In preparing for the fall term, most colleges and universities are responding to the renewed public consciousness about equality, inclusiveness and fairness for all students.

College Students

Increasing graduation rates of students of color with more faculty of color

WILEY (via EurekAlert), August 19, 2020

A new analysis published in Public Administration found that student graduation rates improve as more faculty employed by a college or university share sex and race/ethnic identities with students. The analysis focuses on the concept of intersectionality, which seeks to understand how aspects of a person’s social and political identities–such as gender, race, class, sexuality, ability, and physical appearance–may combine to create aspects of discrimination and privilege.

Going Remote Makes It Harder For Colleges To Reach First-Generation Students

The Verge, Justine Calma@justcalma  Aug 19, 2020.

 There are more roadblocks than ever for students to overcome. And if these students fall through the cracks, universities and the fields in which those students would have entered, like health care, lose out on the talent and diverse perspectives first-generation students have to offer.

College and the Black Lives Matter Movement: How to Find a School That Values Diversity and Antiracist Policies

Money, Mallika Mitra, August 25, 2020

It’s important to get information about how much a college supports its minority students and promotes antiracism before picking a school. Here’s how:  Question the messaging; find statistics; assess the community and the curriculum.

College Students Signed Leases, Paid Rent and Moved in for the Fall Semester. Then Campus Closed Again

Money, Charlotte West, August 24, 2020

It’s an issue that could affect tens of thousands of students in college towns around the country. In recent weeks, a handful of universities where many students live off-campus, including Johns Hopkins and the University of Massachusetts-Amherst, have canceled most in-person instruction.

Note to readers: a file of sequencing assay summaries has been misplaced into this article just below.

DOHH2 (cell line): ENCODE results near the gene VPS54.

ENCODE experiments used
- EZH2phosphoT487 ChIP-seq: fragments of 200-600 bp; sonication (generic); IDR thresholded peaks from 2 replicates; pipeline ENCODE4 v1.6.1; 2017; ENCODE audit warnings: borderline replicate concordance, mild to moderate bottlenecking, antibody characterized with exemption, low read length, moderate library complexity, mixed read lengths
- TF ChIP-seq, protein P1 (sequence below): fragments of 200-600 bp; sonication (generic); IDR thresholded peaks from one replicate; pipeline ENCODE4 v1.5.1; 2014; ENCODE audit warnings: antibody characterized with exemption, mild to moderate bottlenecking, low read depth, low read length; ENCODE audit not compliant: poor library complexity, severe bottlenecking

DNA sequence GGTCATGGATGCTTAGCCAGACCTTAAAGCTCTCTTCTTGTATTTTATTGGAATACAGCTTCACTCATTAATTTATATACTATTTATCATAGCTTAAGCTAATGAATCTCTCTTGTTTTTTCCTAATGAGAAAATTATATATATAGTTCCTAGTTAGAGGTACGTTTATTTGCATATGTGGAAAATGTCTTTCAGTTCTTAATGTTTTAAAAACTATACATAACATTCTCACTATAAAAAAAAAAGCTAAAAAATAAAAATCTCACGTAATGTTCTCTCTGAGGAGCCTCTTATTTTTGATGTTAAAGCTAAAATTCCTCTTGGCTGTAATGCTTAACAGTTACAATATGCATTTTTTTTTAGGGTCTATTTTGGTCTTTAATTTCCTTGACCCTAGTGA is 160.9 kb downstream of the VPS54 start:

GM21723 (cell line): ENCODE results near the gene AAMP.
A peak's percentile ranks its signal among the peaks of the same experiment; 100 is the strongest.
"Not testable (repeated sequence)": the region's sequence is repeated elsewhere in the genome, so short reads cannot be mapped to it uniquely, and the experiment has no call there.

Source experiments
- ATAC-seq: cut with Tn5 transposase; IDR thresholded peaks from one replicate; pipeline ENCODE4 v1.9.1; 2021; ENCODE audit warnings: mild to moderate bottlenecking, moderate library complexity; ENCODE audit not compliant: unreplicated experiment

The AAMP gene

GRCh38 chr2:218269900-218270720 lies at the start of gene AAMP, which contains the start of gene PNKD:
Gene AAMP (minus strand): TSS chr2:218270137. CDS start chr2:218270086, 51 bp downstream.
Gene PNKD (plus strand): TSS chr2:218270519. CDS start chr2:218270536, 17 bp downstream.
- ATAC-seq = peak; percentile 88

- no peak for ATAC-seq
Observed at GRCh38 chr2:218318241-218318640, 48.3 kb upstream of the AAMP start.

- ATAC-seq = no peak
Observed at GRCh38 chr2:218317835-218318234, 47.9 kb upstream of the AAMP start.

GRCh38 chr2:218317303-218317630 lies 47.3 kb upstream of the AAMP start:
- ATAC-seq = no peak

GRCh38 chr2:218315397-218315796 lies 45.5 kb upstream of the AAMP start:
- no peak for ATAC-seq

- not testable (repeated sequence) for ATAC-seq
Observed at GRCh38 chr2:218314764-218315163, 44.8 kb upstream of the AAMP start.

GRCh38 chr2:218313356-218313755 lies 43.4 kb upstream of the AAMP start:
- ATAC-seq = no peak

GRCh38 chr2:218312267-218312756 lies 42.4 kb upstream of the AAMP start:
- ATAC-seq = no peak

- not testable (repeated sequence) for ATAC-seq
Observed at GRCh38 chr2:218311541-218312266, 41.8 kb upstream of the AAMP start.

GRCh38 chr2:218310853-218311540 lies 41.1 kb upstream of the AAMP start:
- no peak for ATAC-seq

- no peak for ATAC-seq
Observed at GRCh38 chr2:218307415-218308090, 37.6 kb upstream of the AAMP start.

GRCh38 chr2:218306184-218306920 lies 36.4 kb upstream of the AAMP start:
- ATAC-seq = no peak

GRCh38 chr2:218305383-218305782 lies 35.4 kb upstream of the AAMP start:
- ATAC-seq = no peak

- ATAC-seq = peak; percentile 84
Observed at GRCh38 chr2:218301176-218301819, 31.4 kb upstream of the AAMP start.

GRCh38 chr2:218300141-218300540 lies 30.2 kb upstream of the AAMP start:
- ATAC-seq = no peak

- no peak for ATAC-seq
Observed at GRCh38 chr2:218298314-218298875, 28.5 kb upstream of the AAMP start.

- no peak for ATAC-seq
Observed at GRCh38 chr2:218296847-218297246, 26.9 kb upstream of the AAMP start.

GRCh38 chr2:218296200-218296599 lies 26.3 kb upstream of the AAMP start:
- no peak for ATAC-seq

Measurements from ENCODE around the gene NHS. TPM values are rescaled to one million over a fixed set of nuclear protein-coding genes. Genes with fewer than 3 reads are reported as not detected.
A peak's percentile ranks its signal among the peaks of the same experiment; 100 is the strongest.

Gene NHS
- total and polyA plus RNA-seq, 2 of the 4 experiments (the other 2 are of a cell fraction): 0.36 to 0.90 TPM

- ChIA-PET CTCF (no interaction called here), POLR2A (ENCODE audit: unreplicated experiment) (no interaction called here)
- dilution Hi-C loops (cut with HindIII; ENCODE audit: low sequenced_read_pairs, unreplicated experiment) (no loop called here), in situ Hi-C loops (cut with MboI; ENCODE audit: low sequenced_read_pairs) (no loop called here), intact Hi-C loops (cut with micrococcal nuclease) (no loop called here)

Some Student Athletes Playing a Leading Role When It Comes to Social Justice Advocacy

Diverse Issues in Higher Ed, Lois Elfman, August 20, 2020

Across the country, present and past collegiate student-athletes are finding their voices on issues related to racism.

Thee Mental Health Toll of Going Back to School during a Pandemic

Teen Vogue, Will Kubzansky, August 26, 2020

Along with the physical risk of COVID-19, the mental health toll can’t be overlooked. The ever-increasing numbers of us who live with mental illnesses could fae an unthinkable challenge in an environmental already poorly equipped to help students cope with their mental health.

Medical experts warn that mental health of college athletes, and especailly Black athletes, is being overlooked.

USA Today, Josh Perter, August 26, 20202

Hainline emphasized the issue during an online symposium focusing in part on COVID-19 and the return to sports He said an NCAA survey of more than 37, 000 athletes showed that Black athletes are disproportionately affected by mental health issues.

Mental health has long been a challenge for grad students. COVID-19 has made it harder.

Philadelphia Inquirer, Bethany Ao, August 24, 2020.

Graduate students, who already experience rates of anxiety and depression six times greater than the general population, are coping with a shrinking job market and huge changes to their workplaces as a result of the pandemic, leading some to call for a systemic change in how mental health is addressed in academia. 

Graduate students: Mind your mental health this fall amid pandemic stress

Chicago Sun Times, Ryan Lane  Aug 28, 2020

Graduate students are facing many pressing issues as they evaluate their fall 2020 plans. But they can’t overlook the pandemic’s potential toll on their mental well-being. Grad students still might not know whether they can continue their studies. That could affect things like fellowship funding and employment stipends. It also could lead to noneducational consequences, like losing access to health insurance.

Guest opinion: A. Marie Ranjbar: Foreign college students face ‘invisible wall’

DAILY CAMERA, A. Marie Ranjbar August 21, 2020

International students at U.S. universities have faced unprecedented obstacles under President Donald Trump’s administration and, unless we put an end to it, we will only hurt our Colorado communities. 

Black Student Activists Plan to Continue the Momentum of the Black Lives Matter Movement on Campus This Fall

Diverse Issues in Higher Ed, Sara Weissman, August 24, 2020

It was a grueling spring semester for Black student activists. After the police killings of George Floyd, Breonna Taylor and others, Black students across the nation protested and petitioned for campus police reforms, new campus building names, faculty diversity training and more — all amid a global pandemic disproportionately hitting communities of color.

Mental Health

The Extra Stigma of Mental Illness for African-Americans

New York Times, Dana Givens, Aug. 25, 2020

In my Black community, therapy was stigmatized as something for people who could not handle challenges. It is important that we don’t merely start the conversation but continue it by taking action, which is seeking out treatment. The myth of the strong Black man and Black woman has convinced many of us that we are unbreakable even when we are suffering.